Making lists of things I do so that I can learn more about delegation

The Great Big Extract of top-rated posts will wait a little while, as I’m working with a WordPress developer (in Bulgaria!) to make a plugin that will allow people to filter my blog by the ratings I’ve set. That way, it’s not just a one-off export. I want to be able to quickly filter my blog posts like the way people filter photos. Wouldn’t that be nifty?

I can probably figure out how to write my own plugin, but I also want to learn about delegating technical tasks. Delegating might involve more time, more money, and more risk, but it’s useful to learn how to delegate on small projects before I end up being the bottleneck on large ones.

I picked someone with good ratings on the oDesk freelancing platform, told him what I was trying to accomplish, set him up with access to my development site, and backed everything up carefully just in case. Let’s see how this goes.

It can be difficult to let go, so I’ve been working on identifying more tasks to delegate. I make long lists of different kinds of activities that I do or want to do – well over two hundred activities like “Analyze my data” in the blogging category and “Clean the litter boxes” in the routines category.

Now I’m fleshing the list out in more detail, starting with the business category. I organized the business activities into the “earn”, “build”, and “connect” subcategories, which I’d been finding useful for my weekly reviews. Focusing on the “business – earn” category, I listed quite a few tasks that I can eliminate, automate, or delegate. For example, while I might outline a talk, I could get an assistant to look up prices and trends, design nifty graphics, or transcribe the presentation.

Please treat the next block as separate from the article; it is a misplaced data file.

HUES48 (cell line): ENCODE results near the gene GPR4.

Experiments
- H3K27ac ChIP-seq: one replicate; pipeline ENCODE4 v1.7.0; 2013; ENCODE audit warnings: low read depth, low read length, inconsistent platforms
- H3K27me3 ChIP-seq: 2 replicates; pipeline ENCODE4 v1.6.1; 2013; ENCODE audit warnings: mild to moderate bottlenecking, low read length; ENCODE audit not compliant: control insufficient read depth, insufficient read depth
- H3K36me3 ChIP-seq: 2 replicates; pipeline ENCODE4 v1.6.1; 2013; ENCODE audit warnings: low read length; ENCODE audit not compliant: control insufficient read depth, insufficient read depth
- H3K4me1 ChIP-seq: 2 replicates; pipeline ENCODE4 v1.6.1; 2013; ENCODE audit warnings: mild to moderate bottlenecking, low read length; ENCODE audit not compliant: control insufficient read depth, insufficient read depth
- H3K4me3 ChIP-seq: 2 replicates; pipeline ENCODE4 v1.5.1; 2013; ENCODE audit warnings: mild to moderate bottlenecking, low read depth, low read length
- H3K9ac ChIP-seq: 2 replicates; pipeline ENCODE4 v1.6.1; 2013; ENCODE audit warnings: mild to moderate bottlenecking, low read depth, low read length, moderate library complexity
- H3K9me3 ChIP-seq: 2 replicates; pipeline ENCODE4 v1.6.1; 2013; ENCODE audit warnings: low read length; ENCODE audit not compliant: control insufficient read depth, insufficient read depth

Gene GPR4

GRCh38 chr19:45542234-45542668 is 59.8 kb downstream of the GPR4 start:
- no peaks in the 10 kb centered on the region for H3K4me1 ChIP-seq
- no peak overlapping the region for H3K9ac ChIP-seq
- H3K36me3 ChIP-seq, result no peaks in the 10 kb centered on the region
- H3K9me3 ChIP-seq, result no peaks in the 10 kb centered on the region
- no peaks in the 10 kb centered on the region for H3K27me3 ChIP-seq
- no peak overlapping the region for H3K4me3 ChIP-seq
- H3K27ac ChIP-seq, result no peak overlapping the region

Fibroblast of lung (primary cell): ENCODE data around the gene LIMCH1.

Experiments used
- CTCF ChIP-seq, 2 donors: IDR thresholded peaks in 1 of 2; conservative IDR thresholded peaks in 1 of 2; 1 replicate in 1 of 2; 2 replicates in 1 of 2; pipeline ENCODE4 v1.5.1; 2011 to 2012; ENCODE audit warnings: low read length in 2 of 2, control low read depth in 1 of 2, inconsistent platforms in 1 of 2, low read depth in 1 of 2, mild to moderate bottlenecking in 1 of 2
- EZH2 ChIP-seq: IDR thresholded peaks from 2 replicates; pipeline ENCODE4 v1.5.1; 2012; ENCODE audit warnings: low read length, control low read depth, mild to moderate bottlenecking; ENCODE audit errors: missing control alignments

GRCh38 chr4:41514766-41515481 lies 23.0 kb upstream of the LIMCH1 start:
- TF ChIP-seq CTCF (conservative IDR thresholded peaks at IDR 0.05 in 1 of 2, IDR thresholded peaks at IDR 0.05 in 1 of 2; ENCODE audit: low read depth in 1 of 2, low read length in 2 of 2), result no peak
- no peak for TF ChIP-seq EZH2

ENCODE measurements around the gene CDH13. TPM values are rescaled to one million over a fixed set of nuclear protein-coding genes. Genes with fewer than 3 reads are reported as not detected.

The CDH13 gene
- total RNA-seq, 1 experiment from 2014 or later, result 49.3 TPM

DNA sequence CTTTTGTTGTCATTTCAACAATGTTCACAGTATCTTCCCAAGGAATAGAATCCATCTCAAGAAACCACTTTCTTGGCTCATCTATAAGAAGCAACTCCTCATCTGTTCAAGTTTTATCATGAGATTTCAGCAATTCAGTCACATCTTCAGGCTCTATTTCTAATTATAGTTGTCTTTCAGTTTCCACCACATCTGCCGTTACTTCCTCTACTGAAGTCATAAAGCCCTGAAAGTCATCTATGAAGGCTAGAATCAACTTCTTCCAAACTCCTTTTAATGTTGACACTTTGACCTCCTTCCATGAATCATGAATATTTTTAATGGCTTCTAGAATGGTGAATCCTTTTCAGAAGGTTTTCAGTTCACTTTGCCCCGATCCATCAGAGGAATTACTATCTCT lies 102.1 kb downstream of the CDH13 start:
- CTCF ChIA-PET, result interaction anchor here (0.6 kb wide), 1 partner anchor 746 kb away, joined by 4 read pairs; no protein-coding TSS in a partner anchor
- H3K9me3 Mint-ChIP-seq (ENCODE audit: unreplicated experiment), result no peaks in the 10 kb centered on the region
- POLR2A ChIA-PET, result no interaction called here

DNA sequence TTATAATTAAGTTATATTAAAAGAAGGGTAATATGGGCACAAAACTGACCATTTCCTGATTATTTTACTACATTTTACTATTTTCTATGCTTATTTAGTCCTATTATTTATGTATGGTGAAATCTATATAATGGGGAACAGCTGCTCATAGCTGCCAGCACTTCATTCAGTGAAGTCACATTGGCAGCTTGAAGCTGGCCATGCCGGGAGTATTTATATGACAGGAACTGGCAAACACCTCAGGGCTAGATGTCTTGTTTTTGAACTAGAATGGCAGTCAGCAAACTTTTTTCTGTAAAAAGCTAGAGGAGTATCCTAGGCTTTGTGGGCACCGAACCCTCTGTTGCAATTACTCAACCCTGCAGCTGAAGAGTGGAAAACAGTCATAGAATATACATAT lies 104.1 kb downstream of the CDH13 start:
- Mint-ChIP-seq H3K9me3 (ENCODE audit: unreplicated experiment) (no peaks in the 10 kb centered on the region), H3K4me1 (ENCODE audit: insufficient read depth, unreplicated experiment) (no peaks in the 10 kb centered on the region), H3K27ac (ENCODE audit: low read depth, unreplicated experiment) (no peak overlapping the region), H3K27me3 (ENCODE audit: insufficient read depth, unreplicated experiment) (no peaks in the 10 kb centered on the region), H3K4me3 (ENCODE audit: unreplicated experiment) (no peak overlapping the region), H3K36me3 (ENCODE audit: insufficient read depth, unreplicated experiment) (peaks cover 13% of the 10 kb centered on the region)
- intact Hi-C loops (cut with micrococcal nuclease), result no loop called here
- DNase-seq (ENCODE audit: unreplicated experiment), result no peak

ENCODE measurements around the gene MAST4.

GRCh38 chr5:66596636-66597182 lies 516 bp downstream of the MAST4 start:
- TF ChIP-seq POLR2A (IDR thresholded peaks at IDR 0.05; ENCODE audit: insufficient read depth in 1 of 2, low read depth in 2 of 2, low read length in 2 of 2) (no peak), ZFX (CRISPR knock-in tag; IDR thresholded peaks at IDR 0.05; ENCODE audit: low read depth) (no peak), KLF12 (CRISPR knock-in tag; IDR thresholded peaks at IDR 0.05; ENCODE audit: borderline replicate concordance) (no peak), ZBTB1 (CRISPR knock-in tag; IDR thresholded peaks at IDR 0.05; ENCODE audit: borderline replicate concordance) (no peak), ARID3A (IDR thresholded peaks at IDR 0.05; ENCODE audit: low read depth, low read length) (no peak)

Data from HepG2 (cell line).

After I analyze my “business – earn” tasks, I’ll look at my “business – build” tasks. That will probably be harder to delegate, but maybe I’ll find surprising opportunities.

Optimizing non-business tasks such as cooking can also free up time that I can use to build the business. I want to make sure that I don’t end up tilted too far towards business, though, because life is awesome.

Listing all these activities makes it much easier to think about them. Which of these things are core? Where do I have an advantage, and what can other people do much more effectively than I can? What are my processes for these different activities, and how can I improve them? Can I estimate how much time I spend on these activities, and how can I time myself at that level of detail in order to verify my estimates?

One of these days – maybe after I’ve added some time estimates or measurements, or I have some more delegation experiences to report — I’ll put together a braindump of activities so that you can see what it’s like.

In the meantime, you might enjoy playing around with the idea yourself. Think about the things you regularly do, and make a list of as many things as possible. For each item, ask yourself:

  • Is this really something I need to do?
  • Can I automate most or all of the task? How? Is it worth the time/money/attention tradeoff?
  • Can I outsource or delegate it? How? Is it worth the time/money/attention tradeoff?